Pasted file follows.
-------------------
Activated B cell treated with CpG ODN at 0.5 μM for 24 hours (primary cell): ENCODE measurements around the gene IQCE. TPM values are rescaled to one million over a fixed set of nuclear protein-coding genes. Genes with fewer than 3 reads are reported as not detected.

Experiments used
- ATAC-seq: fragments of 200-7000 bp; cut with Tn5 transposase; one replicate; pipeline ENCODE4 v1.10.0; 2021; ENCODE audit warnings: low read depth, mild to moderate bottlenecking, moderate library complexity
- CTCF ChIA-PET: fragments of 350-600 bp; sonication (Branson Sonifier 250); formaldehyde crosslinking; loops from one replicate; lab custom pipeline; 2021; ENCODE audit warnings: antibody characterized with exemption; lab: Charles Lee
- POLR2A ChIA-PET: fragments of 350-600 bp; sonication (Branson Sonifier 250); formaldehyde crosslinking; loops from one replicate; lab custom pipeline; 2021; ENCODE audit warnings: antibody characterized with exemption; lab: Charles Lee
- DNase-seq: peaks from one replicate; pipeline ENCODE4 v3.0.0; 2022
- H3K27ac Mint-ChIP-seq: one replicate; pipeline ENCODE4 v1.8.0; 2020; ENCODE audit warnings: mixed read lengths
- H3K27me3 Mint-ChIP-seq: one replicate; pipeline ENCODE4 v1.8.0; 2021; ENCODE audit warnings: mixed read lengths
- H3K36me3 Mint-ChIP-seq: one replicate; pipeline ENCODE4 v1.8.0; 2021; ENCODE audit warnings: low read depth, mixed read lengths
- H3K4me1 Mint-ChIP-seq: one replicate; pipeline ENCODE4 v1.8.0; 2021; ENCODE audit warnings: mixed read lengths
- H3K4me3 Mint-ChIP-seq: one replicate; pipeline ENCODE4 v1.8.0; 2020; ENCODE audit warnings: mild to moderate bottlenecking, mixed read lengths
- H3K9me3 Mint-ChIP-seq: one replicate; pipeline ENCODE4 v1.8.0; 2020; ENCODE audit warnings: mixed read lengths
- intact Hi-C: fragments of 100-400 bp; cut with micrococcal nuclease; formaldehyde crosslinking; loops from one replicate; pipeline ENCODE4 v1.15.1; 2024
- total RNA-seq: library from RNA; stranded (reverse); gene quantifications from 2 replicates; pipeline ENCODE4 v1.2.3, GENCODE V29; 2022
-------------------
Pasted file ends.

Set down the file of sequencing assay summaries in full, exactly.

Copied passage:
Activated B cell treated with CpG ODN at 0.5 μM for 24 hours (primary cell): ENCODE measurements around the gene IQCE. TPM values are rescaled to one million over a fixed set of nuclear protein-coding genes. Genes with fewer than 3 reads are reported as not detected.

Experiments used
- ATAC-seq: fragments of 200-7000 bp; cut with Tn5 transposase; one replicate; pipeline ENCODE4 v1.10.0; 2021; ENCODE audit warnings: low read depth, mild to moderate bottlenecking, moderate library complexity
- CTCF ChIA-PET: fragments of 350-600 bp; sonication (Branson Sonifier 250); formaldehyde crosslinking; loops from one replicate; lab custom pipeline; 2021; ENCODE audit warnings: antibody characterized with exemption; lab: Charles Lee
- POLR2A ChIA-PET: fragments of 350-600 bp; sonication (Branson Sonifier 250); formaldehyde crosslinking; loops from one replicate; lab custom pipeline; 2021; ENCODE audit warnings: antibody characterized with exemption; lab: Charles Lee
- DNase-seq: peaks from one replicate; pipeline ENCODE4 v3.0.0; 2022
- H3K27ac Mint-ChIP-seq: one replicate; pipeline ENCODE4 v1.8.0; 2020; ENCODE audit warnings: mixed read lengths
- H3K27me3 Mint-ChIP-seq: one replicate; pipeline ENCODE4 v1.8.0; 2021; ENCODE audit warnings: mixed read lengths
- H3K36me3 Mint-ChIP-seq: one replicate; pipeline ENCODE4 v1.8.0; 2021; ENCODE audit warnings: low read depth, mixed read lengths
- H3K4me1 Mint-ChIP-seq: one replicate; pipeline ENCODE4 v1.8.0; 2021; ENCODE audit warnings: mixed read lengths
- H3K4me3 Mint-ChIP-seq: one replicate; pipeline ENCODE4 v1.8.0; 2020; ENCODE audit warnings: mild to moderate bottlenecking, mixed read lengths
- H3K9me3 Mint-ChIP-seq: one replicate; pipeline ENCODE4 v1.8.0; 2020; ENCODE audit warnings: mixed read lengths
- intact Hi-C: fragments of 100-400 bp; cut with micrococcal nuclease; formaldehyde crosslinking; loops from one replicate; pipeline ENCODE4 v1.15.1; 2024
- total RNA-seq: library from RNA; stranded (reverse); gene quantifications from 2 replicates; pipeline ENCODE4 v1.2.3, GENCODE V29; 2022